For the first time since I began this evening’s caper, I felt a wash of gut-chilling fear flow over my pounding heart. It rocked me back a little so I had to put a hand on the car door to steady myself. “That would be me.” Why was he here? How did he know my name? Had he been looking for me? Visions of Sherry in a car crash flitted through my mind.
“Would that be your car in the parking lot of the Nash Street Tavern?” He was glancing at a little notebook. The page glowed neon green in the illumination from the lights imbedded in dashboard.
“And why are you not driving your car?”
I leaned in close to the window. “Because I’m drunk.”
He mulled that over for a minute. I was hoping the George Dickel fumes both on my breath and from my shirt were wafting through the car to where he was sitting. He gave me a long, appraising cop look, and nodded again.
“OK. Get in the car, I’ll give you a ride home.” I thought about declining, saying I could use the exercise, but when a cop says get in the car you get in the car.
“I live…” I began.
“I know where you live.”
The four-minute ride was accomplished in silence. In the close confines of the patrol car I was aware that I not only smelled like I had been on a two-day bender, but that I had, while I was on that bender, taken a swim in a vat of whiskey. Had I overdone it?
We rolled to a stop in front of the house. The silver metal shingles of the roof made it glow pale in the dim moonlight. There were no lights on in any of the windows.
“Think you can make it inside on your own?” he asked.
I tried to assume a dignified, slightly annoyed though drunken look. ‘I’m sure I’ll be fine, Officer.” I fumbled with the door and couldn’t get it open.
“You’ll pick up your car tomorrow after you’ve slept this off?” he asked. I nodded. “You left it unlocked,” he added. “I got in it when I went through your glove compartment. Do you know your interior light is not functioning?”
Again that wave of fear.
“It must be burnt out.”
He was giving me that cop look again. The kind that loosens your bowels. The one that says he knows there’s something not quite right, but he just can’t quite put his finger on it. He went on. “No, actually, the bulb’s not burnt out, someone has put a piece of duct tape over the switch that turns it on when you open the door. Would that be you, Mr. Appel? And why would you do such a thing?”
I turned to him, giving him the full benefit of my whiskey breath and my innocent expression. “Are you married, Officer?” I asked. He nodded. I looked over at the house.
“So am I. My wife is sleeping soundly inside that house, but she is a light sleeper. She might not hear me drive up, but she could very well see the light from the car when I opened the door. This is not my first late-night trip to a barroom.” I gave him what I thought was a sly, man-to-man look. “Maybe you are married and are saying to yourself, why would she care, but when you’ve been married as long as I have, you’ll understand at this time of the night… ” I glanced at my wristwatch and couldn’t see anything, “… morning, under these circumstances there are some discussions you don’t want to have with your just-woke-up wife.”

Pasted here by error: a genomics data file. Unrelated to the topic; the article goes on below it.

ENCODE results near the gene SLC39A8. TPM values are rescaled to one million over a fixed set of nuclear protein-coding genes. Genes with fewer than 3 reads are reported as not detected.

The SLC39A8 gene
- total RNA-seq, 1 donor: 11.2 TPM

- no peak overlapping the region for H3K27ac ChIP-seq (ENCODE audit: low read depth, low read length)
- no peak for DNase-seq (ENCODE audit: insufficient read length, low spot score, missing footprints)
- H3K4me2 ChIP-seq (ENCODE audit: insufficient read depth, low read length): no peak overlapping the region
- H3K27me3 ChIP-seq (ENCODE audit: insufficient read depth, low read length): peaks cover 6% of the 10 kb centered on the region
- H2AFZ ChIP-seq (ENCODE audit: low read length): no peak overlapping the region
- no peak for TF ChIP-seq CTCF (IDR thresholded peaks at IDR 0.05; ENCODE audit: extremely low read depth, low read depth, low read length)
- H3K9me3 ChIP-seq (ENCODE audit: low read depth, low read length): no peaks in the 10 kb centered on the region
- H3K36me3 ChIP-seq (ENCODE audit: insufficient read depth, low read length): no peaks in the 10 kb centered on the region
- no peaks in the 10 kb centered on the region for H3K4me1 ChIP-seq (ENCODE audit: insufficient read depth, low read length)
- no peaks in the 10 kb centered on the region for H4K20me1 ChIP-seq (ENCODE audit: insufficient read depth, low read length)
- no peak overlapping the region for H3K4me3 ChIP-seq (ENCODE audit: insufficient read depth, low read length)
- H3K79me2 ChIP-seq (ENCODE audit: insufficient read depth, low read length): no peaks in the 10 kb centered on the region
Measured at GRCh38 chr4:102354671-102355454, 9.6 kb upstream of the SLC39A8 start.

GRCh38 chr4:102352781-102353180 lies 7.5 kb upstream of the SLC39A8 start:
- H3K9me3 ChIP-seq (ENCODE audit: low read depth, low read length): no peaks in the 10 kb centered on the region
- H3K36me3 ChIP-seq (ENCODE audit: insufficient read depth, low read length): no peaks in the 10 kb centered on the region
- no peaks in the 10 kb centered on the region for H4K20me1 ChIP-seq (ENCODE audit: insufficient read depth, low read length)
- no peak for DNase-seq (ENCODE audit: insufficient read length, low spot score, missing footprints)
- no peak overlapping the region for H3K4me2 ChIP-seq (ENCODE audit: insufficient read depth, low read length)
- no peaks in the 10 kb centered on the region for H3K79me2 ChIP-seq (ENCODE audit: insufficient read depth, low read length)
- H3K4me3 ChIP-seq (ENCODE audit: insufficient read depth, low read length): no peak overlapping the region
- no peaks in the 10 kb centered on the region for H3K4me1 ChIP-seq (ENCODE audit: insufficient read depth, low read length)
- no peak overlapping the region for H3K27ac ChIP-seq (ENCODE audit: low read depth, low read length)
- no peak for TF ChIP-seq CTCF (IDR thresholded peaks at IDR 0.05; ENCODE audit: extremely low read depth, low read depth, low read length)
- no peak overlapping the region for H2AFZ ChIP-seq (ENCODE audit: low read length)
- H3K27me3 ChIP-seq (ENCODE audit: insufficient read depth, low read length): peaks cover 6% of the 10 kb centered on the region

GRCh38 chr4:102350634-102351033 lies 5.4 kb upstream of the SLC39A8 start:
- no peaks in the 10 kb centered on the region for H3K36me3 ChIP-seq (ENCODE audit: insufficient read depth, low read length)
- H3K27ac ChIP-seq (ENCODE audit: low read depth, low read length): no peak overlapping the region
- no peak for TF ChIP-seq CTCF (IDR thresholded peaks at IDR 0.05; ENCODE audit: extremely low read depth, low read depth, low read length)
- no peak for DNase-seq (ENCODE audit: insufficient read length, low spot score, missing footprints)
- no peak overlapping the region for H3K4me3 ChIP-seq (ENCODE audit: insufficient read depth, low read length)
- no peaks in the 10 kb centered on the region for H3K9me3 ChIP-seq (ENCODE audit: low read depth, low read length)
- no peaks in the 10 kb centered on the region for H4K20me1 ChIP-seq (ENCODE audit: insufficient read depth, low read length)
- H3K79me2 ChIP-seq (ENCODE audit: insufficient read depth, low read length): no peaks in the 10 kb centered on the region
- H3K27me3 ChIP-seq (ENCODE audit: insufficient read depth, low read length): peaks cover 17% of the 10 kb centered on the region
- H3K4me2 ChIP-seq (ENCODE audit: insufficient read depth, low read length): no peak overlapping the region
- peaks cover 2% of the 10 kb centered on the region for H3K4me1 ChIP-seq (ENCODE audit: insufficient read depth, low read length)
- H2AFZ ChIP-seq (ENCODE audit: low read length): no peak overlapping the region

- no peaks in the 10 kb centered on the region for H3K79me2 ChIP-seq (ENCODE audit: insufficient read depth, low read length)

We sat there looking at each other. By now my eyes had adjusted to the greenish glow from the dashboard. It cast a ghostly, blurry illumination that looked like what they show in the movies when someone puts on a pair of night vision goggles. He was a lean man, with a hook nose, his ethnicity was unclear in the wash of green, his eyes were dark and suspicious. We stared at each other for several hours. (Several minutes.)
He pushed a button and I heard my door unlock. “Just a second,” he said. He reached up and flipped a switch on his interior light and gave me a condescending smile. When I opened the door the light did not come on. I waved my hand in thanks and turned to the house.
The walk from the patrol car to the front door was at least three or four miles (thirty yards) and I held my breath the entire way. I walked carefully, but not too carefully, I was drunk, remember? I got my key out, opened the door and went inside. Looking back out I could see him, bathed in the ethereal green light. He was writing in his little book. He looked up in my direction, and I felt like he could see me, easily, even though I was in complete darkness, I could feel him look deep inside me, I could hear his words, in my head, in a voice that made my skin crawl, deep down where the little girl wept, the words, knifing into me: “You’re a goddamned liar, Mr. Appel, A goddamned liar. I will CATCH YOU! AND THERE WILL BE HELL TO PAY!”
Eventually, he drove away.
This was not part of the plan.